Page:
There are two types of systems available in electric circuit:
Single-phase and three-phase generators provide power differently. The most obvious evidence of this is seen in power delivery. Both types provide AC power, but a three-phase system produces three separate waves of power, delivered in sequence. This ensures a continuous uninterrupted flow of power that never drops to zero and makes three-phase generators more powerful than single-phase generators.
Single-phase generators deliver one constant wave of power however; the power level varies with the electrical current coming in. That means power levels can drop to zero during the cycle. This happens very quickly and is undetected by humans and rarely has an effect on whatever device is being powered. In fact, residential power is single phase and there’s never a problem powering devices in our homes. But for very large and demanding power applications, this dip can cause harm which is why three-phase systems exist.
The easiest way to visualize these power differences is to imagine a wave. One single wave (i.e. a single phase system) starts at zero, goes up to the peak, and goes back down to zero before the next wave starts. In a three-wave system, the three waves in sequence each individually look and act the same as the single wave, but since they arrive in sequence, their total power overlaps a bit providing more power than the single phase circuit, keeping that power always above zero, and distributing the total load over three phases/waves so there is less draw on one single wave.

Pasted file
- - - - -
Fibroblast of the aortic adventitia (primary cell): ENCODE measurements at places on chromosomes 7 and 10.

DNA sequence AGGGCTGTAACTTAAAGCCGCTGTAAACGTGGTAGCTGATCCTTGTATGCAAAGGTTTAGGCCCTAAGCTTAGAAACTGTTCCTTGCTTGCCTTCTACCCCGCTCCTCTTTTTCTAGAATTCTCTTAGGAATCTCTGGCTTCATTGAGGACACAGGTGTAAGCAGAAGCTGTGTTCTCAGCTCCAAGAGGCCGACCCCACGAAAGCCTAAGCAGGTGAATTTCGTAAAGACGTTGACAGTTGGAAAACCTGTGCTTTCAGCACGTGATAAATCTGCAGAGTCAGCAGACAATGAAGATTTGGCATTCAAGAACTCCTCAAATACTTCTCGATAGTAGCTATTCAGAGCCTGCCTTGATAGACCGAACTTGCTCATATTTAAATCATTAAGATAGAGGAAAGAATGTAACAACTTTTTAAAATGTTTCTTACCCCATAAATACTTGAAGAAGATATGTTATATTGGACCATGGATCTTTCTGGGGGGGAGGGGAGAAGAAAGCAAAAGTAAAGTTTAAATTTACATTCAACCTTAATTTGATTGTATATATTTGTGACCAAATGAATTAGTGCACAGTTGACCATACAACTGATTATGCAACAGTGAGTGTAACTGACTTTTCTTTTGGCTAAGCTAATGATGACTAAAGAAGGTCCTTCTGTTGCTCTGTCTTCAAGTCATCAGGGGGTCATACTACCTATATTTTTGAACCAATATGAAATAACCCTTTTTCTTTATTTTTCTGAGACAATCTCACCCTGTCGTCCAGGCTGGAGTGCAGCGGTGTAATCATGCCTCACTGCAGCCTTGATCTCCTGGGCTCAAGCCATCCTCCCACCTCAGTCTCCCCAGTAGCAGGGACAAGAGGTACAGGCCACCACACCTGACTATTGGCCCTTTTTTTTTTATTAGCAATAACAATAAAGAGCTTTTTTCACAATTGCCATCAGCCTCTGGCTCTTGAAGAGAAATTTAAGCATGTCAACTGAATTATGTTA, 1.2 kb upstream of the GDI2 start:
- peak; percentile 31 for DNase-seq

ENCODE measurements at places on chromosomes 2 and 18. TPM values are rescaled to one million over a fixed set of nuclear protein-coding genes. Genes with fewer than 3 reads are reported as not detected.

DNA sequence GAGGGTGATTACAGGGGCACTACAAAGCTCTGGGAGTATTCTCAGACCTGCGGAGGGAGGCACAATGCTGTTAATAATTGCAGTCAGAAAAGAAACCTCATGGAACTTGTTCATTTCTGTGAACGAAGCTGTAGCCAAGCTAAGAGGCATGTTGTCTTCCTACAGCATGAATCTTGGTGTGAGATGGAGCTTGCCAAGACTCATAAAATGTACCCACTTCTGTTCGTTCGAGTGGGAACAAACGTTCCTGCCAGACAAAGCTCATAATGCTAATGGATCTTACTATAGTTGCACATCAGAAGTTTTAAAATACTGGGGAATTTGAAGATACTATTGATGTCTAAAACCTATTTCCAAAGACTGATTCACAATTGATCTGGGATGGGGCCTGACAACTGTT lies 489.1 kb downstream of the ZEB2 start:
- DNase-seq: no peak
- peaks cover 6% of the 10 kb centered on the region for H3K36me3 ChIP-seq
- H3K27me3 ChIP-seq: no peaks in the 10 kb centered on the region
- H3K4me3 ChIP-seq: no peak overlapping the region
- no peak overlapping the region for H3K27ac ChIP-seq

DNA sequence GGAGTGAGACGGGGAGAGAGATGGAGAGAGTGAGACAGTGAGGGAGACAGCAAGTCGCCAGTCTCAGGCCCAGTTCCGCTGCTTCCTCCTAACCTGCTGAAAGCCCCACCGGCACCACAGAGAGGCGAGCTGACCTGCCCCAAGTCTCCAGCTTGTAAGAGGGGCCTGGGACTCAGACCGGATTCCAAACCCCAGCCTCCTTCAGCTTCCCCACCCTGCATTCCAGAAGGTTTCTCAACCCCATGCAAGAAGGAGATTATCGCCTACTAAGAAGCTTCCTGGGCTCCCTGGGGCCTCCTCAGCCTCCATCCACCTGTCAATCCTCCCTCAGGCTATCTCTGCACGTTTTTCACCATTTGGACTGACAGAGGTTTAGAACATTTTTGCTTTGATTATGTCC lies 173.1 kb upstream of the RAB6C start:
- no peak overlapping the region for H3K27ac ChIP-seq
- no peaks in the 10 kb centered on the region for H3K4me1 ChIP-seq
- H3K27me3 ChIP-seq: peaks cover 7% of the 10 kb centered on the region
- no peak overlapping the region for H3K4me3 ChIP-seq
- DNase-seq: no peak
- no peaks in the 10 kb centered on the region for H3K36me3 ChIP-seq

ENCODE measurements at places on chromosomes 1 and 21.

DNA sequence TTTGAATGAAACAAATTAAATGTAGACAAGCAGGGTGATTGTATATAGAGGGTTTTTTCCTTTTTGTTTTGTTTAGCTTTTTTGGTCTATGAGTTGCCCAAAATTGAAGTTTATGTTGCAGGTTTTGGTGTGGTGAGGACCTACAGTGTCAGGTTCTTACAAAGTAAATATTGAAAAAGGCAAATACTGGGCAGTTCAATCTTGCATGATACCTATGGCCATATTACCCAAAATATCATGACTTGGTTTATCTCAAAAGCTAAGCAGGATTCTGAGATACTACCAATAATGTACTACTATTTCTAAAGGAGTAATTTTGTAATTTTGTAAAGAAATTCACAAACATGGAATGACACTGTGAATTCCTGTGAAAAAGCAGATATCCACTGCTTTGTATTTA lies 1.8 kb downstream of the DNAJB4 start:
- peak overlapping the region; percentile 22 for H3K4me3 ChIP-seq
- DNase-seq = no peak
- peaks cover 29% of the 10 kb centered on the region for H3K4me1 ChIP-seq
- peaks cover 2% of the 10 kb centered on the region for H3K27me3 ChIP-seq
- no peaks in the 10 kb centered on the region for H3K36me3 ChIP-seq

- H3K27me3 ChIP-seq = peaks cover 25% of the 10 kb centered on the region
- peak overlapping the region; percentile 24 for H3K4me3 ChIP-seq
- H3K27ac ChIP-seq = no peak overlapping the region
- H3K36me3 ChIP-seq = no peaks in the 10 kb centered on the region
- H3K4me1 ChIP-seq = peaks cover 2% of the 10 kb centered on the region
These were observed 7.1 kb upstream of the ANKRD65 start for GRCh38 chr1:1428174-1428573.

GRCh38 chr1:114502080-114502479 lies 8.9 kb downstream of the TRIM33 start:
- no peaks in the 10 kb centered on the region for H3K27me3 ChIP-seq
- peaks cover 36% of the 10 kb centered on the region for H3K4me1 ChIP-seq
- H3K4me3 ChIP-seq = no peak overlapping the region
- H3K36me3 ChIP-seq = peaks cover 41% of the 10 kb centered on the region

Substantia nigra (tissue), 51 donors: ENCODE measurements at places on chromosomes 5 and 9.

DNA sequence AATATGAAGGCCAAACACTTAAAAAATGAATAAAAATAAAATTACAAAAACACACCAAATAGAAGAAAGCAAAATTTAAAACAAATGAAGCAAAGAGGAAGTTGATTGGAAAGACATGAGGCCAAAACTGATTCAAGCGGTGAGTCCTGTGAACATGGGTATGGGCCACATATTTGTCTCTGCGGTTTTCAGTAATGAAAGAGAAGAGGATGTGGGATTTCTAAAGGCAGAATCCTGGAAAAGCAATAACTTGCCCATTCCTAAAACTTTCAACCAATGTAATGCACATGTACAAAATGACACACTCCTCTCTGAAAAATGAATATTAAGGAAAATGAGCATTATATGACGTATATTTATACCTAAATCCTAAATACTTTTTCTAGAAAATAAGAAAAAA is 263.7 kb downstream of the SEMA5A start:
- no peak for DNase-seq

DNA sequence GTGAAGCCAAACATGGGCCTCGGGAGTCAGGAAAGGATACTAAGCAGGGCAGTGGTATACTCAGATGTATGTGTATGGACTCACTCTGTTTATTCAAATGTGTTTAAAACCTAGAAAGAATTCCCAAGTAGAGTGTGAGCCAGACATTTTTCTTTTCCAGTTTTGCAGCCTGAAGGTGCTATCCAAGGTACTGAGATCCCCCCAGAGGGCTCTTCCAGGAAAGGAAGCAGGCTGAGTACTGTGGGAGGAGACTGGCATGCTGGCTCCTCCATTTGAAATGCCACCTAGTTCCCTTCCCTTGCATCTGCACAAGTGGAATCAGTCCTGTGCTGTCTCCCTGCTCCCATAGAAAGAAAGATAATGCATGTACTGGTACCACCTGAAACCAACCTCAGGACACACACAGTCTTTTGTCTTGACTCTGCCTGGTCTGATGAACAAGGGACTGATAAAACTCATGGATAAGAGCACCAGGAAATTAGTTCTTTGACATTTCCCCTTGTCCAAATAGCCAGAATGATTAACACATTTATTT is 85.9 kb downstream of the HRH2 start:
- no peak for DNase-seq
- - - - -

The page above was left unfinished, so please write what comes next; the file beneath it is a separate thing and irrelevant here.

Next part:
It All Comes Down To Power Needs
If you’re questioning whether you need a single-phase or a three-phase generator, you need to think about your power needs and your budget. Single-phase systems are less complex and less costly. They are more common in residential or rural applications where the loads are relatively small. Unsurprisingly, 3-phase systems are more costly to install and maintain, but depending on your power needs, they may be a necessity.
3-phase systems are ideal for high-capacity settings which is why you usually only see them in industrial and commercial areas. Data centers, in particular, benefit from 3-phase backup generators due to the increased distribution capacity. 3-phase systems can power multiple racks whereas single-phase systems cannot.